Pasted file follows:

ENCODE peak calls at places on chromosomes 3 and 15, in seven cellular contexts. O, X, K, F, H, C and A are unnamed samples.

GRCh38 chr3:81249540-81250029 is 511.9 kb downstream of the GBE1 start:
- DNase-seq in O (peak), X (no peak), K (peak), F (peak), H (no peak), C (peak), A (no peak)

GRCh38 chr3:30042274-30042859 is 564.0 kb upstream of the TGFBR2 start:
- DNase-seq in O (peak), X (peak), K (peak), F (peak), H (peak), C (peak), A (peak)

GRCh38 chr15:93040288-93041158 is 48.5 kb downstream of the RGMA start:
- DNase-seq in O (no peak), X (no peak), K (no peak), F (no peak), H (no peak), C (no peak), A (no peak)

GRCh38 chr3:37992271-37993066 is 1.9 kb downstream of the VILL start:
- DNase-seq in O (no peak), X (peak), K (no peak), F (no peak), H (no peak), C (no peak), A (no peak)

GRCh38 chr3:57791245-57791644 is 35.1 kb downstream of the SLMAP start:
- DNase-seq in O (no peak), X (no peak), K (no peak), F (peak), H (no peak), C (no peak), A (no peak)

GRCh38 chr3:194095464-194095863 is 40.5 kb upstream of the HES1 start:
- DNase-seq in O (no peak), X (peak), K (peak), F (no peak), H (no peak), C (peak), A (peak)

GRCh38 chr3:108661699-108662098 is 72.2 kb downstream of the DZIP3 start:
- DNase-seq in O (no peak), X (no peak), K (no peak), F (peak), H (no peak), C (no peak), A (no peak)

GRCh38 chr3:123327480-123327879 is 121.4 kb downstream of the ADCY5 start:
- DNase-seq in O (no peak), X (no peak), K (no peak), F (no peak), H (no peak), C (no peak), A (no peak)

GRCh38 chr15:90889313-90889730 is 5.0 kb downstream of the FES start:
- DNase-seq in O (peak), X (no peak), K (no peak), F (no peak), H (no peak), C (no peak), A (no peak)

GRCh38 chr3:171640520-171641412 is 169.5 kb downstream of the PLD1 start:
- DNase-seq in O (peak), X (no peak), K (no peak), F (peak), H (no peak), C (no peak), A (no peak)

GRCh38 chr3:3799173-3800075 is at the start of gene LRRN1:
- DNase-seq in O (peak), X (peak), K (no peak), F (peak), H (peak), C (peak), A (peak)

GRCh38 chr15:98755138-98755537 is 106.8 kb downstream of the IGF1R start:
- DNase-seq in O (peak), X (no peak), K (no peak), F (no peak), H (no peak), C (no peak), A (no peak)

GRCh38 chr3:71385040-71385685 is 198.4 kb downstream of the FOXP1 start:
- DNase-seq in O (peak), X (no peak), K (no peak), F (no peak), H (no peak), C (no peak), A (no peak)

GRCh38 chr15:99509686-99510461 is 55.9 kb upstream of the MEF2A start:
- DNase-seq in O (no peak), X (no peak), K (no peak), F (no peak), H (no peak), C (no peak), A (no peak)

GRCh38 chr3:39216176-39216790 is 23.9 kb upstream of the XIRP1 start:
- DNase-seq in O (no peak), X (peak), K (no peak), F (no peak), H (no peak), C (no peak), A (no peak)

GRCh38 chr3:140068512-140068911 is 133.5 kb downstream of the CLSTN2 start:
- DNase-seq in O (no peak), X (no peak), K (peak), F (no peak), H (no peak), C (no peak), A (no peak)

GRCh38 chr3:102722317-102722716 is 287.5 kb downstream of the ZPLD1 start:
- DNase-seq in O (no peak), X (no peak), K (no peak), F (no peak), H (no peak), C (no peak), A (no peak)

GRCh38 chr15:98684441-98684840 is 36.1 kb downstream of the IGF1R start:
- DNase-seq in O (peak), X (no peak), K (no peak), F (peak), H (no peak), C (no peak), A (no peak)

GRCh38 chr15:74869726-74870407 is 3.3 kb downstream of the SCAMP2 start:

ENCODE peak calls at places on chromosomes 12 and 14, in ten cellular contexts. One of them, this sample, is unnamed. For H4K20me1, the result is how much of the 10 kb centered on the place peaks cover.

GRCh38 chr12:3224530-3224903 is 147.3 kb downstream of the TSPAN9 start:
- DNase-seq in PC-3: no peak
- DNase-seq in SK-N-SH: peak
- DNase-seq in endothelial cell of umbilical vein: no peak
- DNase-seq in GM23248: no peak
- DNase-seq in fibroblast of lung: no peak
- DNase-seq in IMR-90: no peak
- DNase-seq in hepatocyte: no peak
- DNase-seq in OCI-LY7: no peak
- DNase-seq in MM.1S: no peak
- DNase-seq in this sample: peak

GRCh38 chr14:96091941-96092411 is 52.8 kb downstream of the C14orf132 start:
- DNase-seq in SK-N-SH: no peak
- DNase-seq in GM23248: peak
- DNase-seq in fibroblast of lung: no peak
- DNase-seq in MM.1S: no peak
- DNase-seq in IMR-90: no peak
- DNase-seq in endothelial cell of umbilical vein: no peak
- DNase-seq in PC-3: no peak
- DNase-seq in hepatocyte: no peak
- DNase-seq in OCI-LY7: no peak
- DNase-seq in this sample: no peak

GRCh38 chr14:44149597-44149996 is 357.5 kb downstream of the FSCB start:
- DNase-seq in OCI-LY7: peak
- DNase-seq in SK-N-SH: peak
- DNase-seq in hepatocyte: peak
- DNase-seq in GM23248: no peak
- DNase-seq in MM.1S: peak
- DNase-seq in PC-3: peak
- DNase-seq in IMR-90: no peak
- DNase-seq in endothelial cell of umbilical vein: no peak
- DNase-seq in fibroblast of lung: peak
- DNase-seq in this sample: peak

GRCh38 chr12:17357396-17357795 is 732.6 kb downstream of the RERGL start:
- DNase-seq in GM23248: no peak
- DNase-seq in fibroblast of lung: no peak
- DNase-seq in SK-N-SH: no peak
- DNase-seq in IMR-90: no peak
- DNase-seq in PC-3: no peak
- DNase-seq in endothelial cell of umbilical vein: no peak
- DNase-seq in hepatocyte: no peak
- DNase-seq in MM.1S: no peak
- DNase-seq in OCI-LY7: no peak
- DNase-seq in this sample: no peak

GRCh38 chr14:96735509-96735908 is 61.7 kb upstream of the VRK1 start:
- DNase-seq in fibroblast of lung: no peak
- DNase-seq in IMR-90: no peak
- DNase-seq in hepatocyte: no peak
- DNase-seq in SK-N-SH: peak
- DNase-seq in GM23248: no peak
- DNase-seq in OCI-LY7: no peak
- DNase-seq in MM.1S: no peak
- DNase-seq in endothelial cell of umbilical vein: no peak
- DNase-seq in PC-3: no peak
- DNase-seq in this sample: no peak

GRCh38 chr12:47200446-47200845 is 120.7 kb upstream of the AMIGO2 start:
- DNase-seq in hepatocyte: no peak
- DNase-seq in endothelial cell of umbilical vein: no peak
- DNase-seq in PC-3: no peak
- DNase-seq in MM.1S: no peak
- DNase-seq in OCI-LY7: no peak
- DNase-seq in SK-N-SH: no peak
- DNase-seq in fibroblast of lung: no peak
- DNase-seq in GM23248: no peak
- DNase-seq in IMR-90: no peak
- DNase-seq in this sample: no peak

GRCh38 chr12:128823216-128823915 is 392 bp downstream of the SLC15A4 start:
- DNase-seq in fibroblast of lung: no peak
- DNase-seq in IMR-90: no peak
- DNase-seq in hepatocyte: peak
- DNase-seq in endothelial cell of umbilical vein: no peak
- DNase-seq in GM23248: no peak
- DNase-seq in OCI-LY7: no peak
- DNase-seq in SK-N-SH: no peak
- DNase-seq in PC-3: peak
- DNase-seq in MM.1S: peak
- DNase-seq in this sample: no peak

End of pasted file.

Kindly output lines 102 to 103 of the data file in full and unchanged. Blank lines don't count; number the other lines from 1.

- DNase-seq in fibroblast of lung: no peak
- DNase-seq in GM23248: no peak